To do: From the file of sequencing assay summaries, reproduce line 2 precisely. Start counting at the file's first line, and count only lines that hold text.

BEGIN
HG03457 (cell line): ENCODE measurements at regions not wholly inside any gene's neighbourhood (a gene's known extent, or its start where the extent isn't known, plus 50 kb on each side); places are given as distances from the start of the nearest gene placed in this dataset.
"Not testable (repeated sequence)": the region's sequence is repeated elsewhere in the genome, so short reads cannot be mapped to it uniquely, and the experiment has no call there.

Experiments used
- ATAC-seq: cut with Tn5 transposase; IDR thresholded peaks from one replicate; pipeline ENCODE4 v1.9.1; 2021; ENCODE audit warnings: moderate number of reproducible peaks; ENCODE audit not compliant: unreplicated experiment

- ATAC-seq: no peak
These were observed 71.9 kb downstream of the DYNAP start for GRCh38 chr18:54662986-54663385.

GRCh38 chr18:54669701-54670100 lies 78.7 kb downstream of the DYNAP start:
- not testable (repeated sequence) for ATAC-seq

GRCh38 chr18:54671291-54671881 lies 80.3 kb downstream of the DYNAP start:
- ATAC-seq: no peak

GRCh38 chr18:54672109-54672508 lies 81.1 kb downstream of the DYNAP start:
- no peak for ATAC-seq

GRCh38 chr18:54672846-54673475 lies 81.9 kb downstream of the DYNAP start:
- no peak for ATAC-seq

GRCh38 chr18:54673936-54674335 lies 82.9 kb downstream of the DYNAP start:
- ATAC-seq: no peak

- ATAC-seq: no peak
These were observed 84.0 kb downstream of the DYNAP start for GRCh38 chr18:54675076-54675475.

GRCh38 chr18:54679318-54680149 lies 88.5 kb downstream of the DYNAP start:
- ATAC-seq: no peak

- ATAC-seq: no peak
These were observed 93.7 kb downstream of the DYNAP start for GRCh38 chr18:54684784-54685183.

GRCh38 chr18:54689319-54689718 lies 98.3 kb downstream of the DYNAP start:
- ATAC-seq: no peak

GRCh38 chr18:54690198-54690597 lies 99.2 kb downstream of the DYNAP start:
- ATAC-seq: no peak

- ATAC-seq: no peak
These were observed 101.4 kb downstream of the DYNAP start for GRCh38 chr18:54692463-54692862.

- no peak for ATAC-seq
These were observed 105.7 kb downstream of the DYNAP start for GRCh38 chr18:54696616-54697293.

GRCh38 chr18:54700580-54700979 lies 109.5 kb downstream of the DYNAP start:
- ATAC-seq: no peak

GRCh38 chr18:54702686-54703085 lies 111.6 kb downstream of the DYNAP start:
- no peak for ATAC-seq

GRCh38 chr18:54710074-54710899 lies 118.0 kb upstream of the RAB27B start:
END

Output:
"Not testable (repeated sequence)": the region's sequence is repeated elsewhere in the genome, so short reads cannot be mapped to it uniquely, and the experiment has no call there.